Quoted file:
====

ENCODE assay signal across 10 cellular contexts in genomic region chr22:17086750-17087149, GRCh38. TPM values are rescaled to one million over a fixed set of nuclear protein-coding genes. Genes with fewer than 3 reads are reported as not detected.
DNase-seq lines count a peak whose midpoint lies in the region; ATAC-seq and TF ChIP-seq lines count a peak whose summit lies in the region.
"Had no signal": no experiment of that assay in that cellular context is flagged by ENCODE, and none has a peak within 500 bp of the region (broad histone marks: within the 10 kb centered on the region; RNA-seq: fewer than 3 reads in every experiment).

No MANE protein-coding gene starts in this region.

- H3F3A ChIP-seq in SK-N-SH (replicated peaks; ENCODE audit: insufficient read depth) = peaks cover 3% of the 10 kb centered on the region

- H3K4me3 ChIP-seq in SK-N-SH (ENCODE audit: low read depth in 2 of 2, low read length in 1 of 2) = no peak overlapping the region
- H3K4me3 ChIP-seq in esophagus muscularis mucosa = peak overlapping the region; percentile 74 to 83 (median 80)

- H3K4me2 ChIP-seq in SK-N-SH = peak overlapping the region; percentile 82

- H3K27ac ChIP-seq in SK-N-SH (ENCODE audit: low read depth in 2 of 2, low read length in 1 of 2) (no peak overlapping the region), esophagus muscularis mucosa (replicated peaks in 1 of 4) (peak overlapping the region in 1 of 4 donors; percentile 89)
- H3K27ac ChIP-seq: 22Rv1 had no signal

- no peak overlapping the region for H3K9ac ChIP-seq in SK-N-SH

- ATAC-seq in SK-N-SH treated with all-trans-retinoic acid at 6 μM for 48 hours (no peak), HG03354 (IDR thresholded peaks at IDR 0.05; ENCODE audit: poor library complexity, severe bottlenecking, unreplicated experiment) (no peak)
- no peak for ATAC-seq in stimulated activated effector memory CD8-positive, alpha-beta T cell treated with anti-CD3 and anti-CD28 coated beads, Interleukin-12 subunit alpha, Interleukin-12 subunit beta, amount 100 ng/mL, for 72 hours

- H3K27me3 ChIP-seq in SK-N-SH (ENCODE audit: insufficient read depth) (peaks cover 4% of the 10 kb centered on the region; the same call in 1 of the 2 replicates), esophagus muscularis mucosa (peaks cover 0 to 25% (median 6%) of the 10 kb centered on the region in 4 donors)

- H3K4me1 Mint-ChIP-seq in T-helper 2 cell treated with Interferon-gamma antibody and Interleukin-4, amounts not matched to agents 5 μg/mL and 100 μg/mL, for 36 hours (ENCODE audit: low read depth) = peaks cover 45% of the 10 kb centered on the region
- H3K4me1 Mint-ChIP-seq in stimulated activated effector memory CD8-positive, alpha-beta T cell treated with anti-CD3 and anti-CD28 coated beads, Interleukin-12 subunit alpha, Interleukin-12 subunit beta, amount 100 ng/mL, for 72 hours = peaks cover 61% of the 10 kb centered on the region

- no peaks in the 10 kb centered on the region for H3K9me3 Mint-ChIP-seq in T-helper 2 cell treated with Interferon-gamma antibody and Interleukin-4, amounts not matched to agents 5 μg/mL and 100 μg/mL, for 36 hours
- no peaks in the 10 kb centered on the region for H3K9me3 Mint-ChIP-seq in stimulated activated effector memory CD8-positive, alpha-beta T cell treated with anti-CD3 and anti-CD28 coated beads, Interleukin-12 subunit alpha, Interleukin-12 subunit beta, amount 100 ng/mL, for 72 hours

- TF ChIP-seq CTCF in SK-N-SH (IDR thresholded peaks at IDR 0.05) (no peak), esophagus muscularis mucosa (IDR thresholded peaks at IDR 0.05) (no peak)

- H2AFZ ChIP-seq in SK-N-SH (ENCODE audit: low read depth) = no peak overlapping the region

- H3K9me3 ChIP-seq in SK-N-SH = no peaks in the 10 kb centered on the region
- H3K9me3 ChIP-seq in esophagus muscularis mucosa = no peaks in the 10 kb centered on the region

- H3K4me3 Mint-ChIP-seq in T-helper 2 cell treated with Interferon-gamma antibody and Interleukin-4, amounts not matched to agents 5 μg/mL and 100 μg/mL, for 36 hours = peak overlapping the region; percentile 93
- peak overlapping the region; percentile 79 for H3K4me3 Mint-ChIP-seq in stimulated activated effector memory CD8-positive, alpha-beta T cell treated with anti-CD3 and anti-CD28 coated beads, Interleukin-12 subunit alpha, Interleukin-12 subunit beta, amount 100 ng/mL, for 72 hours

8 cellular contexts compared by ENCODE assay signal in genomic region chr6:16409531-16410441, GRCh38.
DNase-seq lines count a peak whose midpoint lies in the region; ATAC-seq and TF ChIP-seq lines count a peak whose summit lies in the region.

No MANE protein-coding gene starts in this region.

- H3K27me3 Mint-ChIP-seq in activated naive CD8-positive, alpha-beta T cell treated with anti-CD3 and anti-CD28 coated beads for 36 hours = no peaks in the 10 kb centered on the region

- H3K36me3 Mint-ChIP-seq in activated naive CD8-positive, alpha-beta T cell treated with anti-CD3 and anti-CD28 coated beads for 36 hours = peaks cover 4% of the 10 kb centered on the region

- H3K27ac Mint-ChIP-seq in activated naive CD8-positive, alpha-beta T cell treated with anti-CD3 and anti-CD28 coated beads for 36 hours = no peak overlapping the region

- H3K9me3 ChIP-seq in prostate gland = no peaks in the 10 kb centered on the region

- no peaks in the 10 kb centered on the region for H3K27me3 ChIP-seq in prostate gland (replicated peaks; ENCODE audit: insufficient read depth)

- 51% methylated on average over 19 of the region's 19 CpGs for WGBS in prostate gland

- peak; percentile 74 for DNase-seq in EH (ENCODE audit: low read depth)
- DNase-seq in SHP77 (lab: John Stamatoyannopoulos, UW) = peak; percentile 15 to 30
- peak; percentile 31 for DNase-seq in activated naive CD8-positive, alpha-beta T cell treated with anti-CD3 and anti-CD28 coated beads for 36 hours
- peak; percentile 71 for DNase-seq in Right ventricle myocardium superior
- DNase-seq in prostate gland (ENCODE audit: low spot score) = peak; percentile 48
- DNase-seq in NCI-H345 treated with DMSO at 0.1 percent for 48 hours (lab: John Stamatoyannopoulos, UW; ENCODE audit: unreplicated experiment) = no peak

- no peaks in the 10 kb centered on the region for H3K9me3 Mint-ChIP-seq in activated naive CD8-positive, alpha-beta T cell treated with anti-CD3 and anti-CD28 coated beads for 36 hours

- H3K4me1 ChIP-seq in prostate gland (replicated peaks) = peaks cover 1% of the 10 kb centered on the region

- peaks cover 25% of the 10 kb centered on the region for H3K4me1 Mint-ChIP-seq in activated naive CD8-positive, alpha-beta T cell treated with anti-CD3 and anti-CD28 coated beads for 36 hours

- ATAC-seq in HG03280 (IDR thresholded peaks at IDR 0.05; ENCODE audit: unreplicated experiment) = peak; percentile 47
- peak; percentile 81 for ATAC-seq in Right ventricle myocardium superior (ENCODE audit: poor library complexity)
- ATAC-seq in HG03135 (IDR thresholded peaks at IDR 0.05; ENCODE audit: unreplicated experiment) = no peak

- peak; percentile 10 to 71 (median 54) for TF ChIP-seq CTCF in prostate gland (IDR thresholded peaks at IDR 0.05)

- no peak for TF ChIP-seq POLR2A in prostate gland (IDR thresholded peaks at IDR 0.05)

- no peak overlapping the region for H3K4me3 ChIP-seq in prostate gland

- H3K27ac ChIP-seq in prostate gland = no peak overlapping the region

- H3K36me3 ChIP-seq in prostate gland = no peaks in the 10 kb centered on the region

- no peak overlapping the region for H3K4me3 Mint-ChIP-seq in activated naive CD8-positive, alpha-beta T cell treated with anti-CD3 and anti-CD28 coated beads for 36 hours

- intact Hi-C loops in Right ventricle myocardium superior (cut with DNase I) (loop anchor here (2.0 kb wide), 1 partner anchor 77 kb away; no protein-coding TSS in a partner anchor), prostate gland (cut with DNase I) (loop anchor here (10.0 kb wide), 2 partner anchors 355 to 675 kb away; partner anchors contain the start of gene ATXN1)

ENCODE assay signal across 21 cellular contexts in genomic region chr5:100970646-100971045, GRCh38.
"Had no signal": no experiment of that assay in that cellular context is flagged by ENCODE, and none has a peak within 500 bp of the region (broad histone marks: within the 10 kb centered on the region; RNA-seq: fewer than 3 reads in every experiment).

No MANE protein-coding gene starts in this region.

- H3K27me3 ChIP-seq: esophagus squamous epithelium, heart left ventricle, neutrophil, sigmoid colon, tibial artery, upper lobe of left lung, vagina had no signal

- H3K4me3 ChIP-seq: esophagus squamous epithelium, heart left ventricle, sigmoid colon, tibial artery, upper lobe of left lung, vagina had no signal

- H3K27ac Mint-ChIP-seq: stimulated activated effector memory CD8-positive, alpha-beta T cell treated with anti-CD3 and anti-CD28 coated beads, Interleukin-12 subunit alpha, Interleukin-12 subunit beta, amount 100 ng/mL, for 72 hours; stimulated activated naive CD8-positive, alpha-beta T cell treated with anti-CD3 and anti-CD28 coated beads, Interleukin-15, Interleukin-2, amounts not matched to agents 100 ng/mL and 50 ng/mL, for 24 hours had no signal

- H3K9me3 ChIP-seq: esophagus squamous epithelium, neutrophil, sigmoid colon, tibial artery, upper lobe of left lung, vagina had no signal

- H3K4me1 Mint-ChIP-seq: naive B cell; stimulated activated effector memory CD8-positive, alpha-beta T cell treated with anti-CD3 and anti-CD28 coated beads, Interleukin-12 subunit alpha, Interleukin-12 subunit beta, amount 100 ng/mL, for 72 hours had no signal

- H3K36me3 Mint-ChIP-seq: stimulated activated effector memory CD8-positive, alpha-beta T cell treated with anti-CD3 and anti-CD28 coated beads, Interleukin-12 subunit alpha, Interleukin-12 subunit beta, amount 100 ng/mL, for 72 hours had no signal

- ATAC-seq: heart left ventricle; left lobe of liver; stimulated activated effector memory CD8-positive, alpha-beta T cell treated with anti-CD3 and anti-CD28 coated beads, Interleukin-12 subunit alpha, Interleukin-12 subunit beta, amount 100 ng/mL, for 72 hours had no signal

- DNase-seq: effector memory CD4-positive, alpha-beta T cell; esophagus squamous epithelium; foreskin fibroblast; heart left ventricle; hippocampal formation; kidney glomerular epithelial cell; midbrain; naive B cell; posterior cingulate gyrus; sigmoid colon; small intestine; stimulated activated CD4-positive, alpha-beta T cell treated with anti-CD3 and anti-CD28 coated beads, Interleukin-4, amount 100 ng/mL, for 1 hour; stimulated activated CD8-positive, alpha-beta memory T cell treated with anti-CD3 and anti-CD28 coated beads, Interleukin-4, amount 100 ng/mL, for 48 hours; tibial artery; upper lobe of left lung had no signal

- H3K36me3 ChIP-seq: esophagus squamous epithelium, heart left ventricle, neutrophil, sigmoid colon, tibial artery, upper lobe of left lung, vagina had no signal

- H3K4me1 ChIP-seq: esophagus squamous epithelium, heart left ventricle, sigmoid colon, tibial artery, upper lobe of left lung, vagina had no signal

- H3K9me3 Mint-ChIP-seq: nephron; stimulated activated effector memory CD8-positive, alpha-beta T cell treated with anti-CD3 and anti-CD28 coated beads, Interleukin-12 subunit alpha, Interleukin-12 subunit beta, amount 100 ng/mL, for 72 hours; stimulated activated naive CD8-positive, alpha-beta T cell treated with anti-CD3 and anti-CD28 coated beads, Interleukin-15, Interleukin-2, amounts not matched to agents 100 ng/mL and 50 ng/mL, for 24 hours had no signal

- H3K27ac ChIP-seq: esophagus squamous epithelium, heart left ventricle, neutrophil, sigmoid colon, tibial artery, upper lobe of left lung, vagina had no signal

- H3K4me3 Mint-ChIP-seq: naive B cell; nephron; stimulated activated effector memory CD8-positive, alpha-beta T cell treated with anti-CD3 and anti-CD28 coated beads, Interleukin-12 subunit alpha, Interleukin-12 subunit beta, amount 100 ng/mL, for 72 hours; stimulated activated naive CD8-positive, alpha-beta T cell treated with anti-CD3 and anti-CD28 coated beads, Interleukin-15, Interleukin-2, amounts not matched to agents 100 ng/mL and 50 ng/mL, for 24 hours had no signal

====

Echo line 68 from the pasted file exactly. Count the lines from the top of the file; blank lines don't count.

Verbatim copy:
- H3K4me3 Mint-ChIP-seq: naive B cell; nephron; stimulated activated effector memory CD8-positive, alpha-beta T cell treated with anti-CD3 and anti-CD28 coated beads, Interleukin-12 subunit alpha, Interleukin-12 subunit beta, amount 100 ng/mL, for 72 hours; stimulated activated naive CD8-positive, alpha-beta T cell treated with anti-CD3 and anti-CD28 coated beads, Interleukin-15, Interleukin-2, amounts not matched to agents 100 ng/mL and 50 ng/mL, for 24 hours had no signal